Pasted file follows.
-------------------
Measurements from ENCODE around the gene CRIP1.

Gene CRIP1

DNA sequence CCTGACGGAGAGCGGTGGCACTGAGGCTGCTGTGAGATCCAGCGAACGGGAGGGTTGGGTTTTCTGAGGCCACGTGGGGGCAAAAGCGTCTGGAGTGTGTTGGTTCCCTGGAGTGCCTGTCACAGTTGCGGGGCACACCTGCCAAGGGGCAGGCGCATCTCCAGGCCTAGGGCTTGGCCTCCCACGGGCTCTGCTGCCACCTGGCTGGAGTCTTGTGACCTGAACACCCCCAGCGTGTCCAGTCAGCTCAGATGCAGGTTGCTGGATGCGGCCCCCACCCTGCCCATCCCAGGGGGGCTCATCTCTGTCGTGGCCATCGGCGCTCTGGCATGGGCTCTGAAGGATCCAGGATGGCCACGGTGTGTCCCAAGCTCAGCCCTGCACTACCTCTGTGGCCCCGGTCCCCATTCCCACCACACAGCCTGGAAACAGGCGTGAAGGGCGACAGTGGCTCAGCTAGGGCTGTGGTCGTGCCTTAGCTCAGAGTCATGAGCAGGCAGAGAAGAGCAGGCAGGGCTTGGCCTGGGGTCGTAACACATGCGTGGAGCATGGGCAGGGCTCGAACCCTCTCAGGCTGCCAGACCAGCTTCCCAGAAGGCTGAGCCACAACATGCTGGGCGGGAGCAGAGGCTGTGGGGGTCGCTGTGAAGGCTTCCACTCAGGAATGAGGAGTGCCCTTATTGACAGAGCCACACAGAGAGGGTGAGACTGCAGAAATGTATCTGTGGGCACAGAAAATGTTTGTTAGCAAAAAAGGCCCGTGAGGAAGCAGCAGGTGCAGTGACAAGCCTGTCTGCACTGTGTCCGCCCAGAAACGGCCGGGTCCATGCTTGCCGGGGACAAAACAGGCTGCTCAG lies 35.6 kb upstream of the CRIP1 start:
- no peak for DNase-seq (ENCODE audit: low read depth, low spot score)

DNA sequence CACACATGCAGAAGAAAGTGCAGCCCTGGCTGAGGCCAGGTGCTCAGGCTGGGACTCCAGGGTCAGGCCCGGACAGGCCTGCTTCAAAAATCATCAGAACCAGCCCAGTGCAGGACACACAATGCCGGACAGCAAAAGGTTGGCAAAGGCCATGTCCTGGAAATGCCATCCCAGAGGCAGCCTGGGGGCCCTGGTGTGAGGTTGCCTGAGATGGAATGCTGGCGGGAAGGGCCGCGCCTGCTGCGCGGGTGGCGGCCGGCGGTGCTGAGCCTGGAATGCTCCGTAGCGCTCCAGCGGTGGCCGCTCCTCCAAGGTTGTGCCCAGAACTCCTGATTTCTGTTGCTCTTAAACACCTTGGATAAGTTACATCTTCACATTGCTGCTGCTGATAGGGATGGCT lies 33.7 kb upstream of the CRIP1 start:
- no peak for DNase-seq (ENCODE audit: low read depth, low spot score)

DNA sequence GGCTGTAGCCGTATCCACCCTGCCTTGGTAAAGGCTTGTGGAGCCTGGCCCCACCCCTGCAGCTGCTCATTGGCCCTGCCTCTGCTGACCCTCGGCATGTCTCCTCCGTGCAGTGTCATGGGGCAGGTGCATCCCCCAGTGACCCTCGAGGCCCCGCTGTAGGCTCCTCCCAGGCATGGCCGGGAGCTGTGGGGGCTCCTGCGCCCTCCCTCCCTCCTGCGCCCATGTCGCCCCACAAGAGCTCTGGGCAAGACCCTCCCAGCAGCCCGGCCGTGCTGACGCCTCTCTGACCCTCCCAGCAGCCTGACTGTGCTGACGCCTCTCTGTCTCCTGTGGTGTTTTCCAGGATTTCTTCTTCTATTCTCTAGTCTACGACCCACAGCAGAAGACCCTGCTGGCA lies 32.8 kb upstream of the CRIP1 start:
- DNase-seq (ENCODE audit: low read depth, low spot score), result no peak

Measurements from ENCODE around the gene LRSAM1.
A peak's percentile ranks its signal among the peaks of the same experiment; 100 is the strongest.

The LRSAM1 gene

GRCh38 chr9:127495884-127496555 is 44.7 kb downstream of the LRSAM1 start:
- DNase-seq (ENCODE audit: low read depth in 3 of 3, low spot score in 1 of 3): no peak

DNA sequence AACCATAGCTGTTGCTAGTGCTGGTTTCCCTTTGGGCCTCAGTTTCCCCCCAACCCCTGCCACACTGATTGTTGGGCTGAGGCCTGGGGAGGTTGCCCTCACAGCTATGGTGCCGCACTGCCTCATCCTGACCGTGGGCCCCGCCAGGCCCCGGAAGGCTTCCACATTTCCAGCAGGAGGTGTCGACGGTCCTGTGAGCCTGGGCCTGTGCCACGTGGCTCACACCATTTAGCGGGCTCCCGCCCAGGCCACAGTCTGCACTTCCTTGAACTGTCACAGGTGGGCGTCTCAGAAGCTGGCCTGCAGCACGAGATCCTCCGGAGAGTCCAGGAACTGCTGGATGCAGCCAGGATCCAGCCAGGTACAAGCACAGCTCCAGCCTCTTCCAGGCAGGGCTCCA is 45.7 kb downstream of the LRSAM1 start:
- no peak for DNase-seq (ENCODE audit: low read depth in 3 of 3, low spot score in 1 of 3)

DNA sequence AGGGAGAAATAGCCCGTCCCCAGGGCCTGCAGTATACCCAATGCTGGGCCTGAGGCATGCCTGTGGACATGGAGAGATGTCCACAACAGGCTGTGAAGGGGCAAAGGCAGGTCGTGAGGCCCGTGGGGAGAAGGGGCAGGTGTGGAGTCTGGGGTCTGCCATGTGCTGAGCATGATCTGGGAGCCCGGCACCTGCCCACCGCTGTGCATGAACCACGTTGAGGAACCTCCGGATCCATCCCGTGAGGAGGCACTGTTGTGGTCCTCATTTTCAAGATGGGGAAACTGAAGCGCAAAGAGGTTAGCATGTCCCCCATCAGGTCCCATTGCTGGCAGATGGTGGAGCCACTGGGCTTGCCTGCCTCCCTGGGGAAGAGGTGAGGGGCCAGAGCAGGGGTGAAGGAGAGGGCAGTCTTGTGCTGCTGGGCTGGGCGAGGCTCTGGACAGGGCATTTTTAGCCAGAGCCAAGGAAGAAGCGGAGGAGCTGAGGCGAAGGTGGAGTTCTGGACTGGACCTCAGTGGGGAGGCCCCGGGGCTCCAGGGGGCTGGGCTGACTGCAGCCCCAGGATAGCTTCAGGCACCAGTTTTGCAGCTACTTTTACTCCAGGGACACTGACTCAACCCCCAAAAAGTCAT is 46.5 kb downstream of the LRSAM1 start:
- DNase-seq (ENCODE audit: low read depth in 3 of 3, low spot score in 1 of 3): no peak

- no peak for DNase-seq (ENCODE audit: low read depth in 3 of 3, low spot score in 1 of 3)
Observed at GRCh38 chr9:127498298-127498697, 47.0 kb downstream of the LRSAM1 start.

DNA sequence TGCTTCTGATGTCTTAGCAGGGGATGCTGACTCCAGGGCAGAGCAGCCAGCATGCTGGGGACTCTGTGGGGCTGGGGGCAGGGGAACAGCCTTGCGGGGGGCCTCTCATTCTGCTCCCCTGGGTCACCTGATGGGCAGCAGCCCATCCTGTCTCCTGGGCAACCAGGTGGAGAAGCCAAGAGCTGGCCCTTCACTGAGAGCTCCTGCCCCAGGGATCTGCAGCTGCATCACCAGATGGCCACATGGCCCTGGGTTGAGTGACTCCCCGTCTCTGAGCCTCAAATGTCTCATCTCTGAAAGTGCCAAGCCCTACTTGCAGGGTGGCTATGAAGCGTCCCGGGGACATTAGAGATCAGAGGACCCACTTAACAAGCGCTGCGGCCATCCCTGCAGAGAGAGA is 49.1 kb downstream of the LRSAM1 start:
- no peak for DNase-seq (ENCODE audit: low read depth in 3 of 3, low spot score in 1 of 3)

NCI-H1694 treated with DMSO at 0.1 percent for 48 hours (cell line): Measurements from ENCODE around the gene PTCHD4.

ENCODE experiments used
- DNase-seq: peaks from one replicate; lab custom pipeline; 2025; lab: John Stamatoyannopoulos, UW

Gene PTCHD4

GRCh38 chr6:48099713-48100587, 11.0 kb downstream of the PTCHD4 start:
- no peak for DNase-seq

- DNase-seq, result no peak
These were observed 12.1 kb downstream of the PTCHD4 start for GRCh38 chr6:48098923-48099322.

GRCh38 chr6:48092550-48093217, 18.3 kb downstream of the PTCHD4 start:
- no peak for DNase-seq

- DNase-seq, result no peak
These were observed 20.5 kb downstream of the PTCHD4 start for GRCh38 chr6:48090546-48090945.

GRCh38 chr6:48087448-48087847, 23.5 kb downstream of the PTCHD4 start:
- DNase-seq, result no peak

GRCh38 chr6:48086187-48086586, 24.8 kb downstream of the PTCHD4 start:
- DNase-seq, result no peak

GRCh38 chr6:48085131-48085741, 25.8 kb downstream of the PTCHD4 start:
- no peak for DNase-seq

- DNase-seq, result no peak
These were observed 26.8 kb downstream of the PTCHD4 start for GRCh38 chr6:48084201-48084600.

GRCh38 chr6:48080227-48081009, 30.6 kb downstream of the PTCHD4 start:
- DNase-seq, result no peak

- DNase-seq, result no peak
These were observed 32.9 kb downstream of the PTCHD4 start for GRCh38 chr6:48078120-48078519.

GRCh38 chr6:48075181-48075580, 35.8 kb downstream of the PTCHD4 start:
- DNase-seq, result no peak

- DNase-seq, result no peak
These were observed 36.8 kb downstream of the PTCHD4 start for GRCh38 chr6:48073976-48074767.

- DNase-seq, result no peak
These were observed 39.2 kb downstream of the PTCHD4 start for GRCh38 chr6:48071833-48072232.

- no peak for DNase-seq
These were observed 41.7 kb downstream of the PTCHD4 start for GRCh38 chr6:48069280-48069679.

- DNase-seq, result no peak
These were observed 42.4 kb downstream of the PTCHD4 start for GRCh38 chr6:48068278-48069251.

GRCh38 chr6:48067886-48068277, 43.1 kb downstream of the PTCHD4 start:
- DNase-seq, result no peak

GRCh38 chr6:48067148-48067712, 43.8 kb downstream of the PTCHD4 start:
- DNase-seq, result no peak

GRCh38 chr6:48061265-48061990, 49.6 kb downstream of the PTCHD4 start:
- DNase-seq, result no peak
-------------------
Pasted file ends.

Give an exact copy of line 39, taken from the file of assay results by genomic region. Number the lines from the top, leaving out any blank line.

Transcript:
- no peak for DNase-seq